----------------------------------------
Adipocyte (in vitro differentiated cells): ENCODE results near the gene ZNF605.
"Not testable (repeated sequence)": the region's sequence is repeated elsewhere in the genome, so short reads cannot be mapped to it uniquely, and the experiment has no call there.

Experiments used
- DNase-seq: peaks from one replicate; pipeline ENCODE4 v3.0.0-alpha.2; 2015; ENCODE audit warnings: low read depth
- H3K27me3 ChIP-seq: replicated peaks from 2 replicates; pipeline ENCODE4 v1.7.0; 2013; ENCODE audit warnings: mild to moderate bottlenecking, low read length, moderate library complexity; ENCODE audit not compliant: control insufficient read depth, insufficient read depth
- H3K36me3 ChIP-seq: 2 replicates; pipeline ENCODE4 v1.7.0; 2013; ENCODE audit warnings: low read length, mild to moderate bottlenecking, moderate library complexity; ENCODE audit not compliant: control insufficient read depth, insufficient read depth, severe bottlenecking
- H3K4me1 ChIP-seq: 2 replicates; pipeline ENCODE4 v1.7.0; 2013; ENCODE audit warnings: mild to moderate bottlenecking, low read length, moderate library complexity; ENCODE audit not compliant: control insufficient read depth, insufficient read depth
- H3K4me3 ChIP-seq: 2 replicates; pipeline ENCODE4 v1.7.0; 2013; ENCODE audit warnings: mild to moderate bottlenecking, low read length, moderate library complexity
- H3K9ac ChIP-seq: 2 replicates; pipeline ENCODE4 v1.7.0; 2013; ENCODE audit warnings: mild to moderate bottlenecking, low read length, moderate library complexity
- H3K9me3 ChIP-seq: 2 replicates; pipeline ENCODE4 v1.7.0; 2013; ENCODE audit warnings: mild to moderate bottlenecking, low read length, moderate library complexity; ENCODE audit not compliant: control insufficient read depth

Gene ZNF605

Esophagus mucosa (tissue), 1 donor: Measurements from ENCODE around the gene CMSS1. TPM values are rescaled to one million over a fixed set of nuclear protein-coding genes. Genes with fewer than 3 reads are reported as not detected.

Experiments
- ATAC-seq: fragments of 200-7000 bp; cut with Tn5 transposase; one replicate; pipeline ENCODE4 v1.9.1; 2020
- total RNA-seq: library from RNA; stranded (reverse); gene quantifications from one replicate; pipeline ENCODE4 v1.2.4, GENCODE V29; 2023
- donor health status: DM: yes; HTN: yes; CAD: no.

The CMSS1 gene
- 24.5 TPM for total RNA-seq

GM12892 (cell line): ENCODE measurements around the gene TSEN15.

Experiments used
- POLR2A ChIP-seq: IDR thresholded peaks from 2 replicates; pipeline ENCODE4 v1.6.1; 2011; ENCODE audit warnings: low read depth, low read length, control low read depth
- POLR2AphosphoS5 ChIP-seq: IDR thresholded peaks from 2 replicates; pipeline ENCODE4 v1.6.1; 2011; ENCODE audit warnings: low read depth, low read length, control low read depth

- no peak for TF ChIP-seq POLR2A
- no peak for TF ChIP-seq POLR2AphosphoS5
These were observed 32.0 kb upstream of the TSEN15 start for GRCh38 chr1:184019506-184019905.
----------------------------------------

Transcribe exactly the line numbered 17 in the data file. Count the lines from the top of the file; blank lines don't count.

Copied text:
The CMSS1 gene